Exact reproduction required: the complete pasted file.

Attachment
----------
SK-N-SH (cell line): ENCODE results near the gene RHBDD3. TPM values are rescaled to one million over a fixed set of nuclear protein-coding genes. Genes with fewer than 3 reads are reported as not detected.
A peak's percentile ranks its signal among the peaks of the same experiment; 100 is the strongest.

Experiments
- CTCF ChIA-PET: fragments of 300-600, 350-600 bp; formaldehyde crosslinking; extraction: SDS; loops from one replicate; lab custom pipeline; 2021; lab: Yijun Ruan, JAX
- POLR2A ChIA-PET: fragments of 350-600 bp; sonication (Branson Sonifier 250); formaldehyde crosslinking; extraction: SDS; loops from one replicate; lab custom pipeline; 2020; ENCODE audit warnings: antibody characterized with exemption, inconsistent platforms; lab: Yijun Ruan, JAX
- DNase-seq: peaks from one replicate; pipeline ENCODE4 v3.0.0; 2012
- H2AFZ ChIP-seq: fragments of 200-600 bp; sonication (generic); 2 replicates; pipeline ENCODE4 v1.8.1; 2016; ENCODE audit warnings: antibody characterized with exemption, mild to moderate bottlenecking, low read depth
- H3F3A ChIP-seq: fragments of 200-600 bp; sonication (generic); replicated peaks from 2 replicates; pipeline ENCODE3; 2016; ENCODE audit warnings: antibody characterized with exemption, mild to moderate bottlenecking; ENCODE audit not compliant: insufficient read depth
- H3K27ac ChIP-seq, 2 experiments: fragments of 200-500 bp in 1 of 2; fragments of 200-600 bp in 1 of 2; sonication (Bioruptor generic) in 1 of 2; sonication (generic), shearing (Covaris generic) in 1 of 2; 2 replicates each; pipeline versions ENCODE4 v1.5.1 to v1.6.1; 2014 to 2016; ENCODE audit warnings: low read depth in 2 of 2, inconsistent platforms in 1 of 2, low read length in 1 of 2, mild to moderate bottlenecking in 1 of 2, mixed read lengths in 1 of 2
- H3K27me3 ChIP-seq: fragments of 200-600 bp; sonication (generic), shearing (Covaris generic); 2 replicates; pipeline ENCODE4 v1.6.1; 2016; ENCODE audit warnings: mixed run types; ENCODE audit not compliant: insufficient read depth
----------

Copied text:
SK-N-SH (cell line): ENCODE results near the gene RHBDD3. TPM values are rescaled to one million over a fixed set of nuclear protein-coding genes. Genes with fewer than 3 reads are reported as not detected.
A peak's percentile ranks its signal among the peaks of the same experiment; 100 is the strongest.

Experiments
- CTCF ChIA-PET: fragments of 300-600, 350-600 bp; formaldehyde crosslinking; extraction: SDS; loops from one replicate; lab custom pipeline; 2021; lab: Yijun Ruan, JAX
- POLR2A ChIA-PET: fragments of 350-600 bp; sonication (Branson Sonifier 250); formaldehyde crosslinking; extraction: SDS; loops from one replicate; lab custom pipeline; 2020; ENCODE audit warnings: antibody characterized with exemption, inconsistent platforms; lab: Yijun Ruan, JAX
- DNase-seq: peaks from one replicate; pipeline ENCODE4 v3.0.0; 2012
- H2AFZ ChIP-seq: fragments of 200-600 bp; sonication (generic); 2 replicates; pipeline ENCODE4 v1.8.1; 2016; ENCODE audit warnings: antibody characterized with exemption, mild to moderate bottlenecking, low read depth
- H3F3A ChIP-seq: fragments of 200-600 bp; sonication (generic); replicated peaks from 2 replicates; pipeline ENCODE3; 2016; ENCODE audit warnings: antibody characterized with exemption, mild to moderate bottlenecking; ENCODE audit not compliant: insufficient read depth
- H3K27ac ChIP-seq, 2 experiments: fragments of 200-500 bp in 1 of 2; fragments of 200-600 bp in 1 of 2; sonication (Bioruptor generic) in 1 of 2; sonication (generic), shearing (Covaris generic) in 1 of 2; 2 replicates each; pipeline versions ENCODE4 v1.5.1 to v1.6.1; 2014 to 2016; ENCODE audit warnings: low read depth in 2 of 2, inconsistent platforms in 1 of 2, low read length in 1 of 2, mild to moderate bottlenecking in 1 of 2, mixed read lengths in 1 of 2
- H3K27me3 ChIP-seq: fragments of 200-600 bp; sonication (generic), shearing (Covaris generic); 2 replicates; pipeline ENCODE4 v1.6.1; 2016; ENCODE audit warnings: mixed run types; ENCODE audit not compliant: insufficient read depth